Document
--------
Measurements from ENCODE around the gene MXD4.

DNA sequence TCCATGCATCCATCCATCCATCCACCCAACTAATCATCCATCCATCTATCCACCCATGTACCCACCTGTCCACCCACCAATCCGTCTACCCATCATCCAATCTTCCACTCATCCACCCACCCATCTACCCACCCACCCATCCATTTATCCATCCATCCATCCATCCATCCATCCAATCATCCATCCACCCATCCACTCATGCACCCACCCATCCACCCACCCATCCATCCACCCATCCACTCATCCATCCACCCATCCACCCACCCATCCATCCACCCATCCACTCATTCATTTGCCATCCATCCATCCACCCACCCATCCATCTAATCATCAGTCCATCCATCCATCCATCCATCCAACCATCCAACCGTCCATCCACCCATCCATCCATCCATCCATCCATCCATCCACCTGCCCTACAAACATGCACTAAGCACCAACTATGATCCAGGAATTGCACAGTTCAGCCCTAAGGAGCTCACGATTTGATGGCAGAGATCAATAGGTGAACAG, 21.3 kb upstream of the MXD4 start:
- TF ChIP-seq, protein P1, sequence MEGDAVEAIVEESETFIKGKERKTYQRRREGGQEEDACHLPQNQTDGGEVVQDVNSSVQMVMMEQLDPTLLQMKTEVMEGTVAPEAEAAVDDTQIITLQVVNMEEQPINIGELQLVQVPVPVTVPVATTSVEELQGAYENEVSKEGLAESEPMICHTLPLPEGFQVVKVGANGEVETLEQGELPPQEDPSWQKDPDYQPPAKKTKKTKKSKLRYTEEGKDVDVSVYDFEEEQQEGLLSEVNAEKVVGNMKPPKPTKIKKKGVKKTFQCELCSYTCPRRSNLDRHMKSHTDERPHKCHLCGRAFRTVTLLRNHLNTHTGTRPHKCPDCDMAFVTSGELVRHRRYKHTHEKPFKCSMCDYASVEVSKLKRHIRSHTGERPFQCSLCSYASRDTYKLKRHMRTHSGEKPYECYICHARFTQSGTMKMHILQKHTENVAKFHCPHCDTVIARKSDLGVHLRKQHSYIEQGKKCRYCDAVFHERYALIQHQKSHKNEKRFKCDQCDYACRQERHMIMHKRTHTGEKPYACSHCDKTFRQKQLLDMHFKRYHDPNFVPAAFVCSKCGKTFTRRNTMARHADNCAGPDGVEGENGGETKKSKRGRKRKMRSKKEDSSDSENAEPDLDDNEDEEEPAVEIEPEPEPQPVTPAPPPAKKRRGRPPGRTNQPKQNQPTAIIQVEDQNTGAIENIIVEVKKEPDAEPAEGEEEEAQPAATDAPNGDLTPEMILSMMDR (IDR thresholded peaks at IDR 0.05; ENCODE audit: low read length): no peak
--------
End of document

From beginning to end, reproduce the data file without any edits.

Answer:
Measurements from ENCODE around the gene MXD4.

DNA sequence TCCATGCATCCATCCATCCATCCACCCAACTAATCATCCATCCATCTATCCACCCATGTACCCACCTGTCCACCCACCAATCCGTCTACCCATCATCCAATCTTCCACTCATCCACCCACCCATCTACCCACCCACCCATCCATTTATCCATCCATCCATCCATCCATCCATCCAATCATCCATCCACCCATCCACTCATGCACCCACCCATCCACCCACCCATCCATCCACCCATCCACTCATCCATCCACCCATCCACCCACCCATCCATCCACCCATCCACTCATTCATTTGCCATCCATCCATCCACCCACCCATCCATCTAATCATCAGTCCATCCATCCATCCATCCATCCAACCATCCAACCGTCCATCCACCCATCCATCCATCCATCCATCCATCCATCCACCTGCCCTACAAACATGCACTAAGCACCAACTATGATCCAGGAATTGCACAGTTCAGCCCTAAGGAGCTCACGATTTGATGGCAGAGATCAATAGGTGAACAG, 21.3 kb upstream of the MXD4 start:
- TF ChIP-seq, protein P1, sequence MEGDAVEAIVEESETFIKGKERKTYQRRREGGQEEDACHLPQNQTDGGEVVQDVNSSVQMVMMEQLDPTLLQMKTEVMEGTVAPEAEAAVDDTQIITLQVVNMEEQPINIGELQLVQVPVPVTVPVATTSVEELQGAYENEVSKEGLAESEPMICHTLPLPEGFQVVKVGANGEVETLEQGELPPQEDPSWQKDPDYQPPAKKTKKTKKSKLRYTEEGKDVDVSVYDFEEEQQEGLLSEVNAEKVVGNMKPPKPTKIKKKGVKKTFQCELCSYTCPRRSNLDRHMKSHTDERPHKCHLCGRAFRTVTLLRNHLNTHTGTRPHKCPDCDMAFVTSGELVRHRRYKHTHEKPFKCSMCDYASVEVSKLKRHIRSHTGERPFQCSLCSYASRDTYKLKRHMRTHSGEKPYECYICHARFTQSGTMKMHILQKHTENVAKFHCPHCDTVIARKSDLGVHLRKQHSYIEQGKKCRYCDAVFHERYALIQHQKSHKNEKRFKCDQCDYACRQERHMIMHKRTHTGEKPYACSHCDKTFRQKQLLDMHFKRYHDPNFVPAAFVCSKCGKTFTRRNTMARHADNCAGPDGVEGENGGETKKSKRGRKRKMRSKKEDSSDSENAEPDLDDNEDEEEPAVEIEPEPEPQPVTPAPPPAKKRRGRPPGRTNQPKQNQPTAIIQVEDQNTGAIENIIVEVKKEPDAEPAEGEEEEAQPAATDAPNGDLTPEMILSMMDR (IDR thresholded peaks at IDR 0.05; ENCODE audit: low read length): no peak